Narrator: Moira Quirk
Series: The Locked Tomb #1
Published by Recorded Books on September 10, 2019
Length: 16 hrs and 50 mins
Buy on Amazon/Audible
The Emperor needs necromancers.
The Ninth Necromancer needs a swordswoman.
Gideon has a sword, some dirty magazines, and no more time for undead bullshit.
Brought up by unfriendly, ossifying nuns, ancient retainers, and countless skeletons, Gideon is ready to abandon a life of servitude and an afterlife as a reanimated corpse. She packs up her sword, her shoes, and her dirty magazines, and prepares to launch her daring escape. But her childhood nemesis won't set her free without a service.
Harrowhark Nonagesimus, Reverend Daughter of the Ninth House and bone witch extraordinaire, has been summoned into action. The Emperor has invited the heirs to each of his loyal Houses to a deadly trial of wits and skill. If Harrowhark succeeds she will become an immortal, all-powerful servant of the Resurrection, but no necromancer can ascend without their cavalier. Without Gideon's sword, Harrow will fail, and the Ninth House will die.
Of course, some things are better left dead.
I had heard so many good things about this book that I picked it looking forward to some hours of fun. Lesbian necromancers in space sounded appealing, but the premises were greater than the end result. For me at least. I have to promise myself for the millionth time that I won’t be persuaded by the hype and read books that promise science fiction mixed with another genre. I love science fiction, but almost every time I read a book where it’s mixed with something else, I regret it because there is not enough sci-fi for my liking. It usually happens that when sci-fi is mixed with other things, those other things tend to be fantasy or magical realism, and no matter how whimsical the plot sounds, I almost always regret the time spent in the book.
Gideon the Ninth is not science fiction. I’d say it’s more epic fantasy with dark magic and some weird laws Muir didn’t care to explain. The world-building is very thin. I know many great books don’t info dump at the beginning, so I was waiting patiently to get some details throughout the book. But it never happened. The empire and the nine houses have existed for 10.000 years, the houses have different magic, and focus on different aspects of death. There’s not much more going on, and clearly not enough for me to call this sci-fi. There’s mention of space shuttles, but the world described in the book feels terribly anachronic to be set in a distant future. It sounded a lot more like it was set in an alternate past. In fact, the story (a whodunit) could have just skipped the shuttles entirely, or even taken place in a different world, and it would have been the same.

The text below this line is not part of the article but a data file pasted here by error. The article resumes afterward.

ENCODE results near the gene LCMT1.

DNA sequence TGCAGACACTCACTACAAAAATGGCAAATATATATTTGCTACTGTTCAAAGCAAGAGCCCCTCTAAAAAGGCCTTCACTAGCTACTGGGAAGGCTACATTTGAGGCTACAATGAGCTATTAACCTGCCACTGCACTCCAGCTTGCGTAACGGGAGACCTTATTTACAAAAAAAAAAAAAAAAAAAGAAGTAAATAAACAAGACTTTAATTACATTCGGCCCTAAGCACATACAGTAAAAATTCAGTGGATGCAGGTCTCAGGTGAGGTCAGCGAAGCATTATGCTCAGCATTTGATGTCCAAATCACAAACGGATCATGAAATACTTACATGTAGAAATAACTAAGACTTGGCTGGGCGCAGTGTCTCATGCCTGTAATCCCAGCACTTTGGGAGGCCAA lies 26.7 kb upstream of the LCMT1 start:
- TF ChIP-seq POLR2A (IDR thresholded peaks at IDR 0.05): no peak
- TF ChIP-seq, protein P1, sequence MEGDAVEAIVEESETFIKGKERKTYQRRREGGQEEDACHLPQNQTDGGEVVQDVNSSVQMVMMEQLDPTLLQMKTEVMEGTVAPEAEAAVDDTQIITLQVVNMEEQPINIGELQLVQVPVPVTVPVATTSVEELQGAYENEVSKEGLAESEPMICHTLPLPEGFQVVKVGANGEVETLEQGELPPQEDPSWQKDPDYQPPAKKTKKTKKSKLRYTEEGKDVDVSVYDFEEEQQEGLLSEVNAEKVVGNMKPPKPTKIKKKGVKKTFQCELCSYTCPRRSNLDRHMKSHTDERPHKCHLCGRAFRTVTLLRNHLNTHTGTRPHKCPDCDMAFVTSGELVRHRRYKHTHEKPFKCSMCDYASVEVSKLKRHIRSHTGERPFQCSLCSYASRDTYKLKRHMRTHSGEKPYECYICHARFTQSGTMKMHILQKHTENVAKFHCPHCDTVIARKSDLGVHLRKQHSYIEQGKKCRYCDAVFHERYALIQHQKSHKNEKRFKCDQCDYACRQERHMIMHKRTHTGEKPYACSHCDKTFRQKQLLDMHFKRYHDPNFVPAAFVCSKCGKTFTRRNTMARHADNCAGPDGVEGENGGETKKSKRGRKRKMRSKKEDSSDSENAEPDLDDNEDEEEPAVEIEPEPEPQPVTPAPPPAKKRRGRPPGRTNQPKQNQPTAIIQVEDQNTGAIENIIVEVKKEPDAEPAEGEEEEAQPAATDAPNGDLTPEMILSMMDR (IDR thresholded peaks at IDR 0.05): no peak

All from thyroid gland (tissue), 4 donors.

The characters were interesting though, and the dialogs were brilliantly written. Muir’s prose is sharp and delicious, baroque and descriptive. The setting, clothes, description, and characters’ dynamics were an enjoyable part of the book; but it wasn’t enough to counterbalance the lack of plot and world-building.
Moira Quirk did a fantastic job at bringing to life so many characters and making them distinguishable. I loved her interpretations, especially Gideon and her necromancer. I found Teacher’s voice a bit overdone though, but it was, in general, a very well done narration.
My name is Elena. Since I was a little child I loved science fiction and fantasy, and I can’t resist a good novel. In 2015, while wait I started to listen to audiobooks and I discovered the pleasure in being able to read while doing my daily tasks, so there’s always an audiobook playing on my phone. If you see me with my Bluetooth headphones on, please be gentle, I get easily startled.
I live with my boyfriend, which I met during my six-year stay in Belgium, four cockatiels, eight lovebirds, and a hamster in Madrid, Spain; and I like to spend my free time knitting and sewing while listening to audiobooks.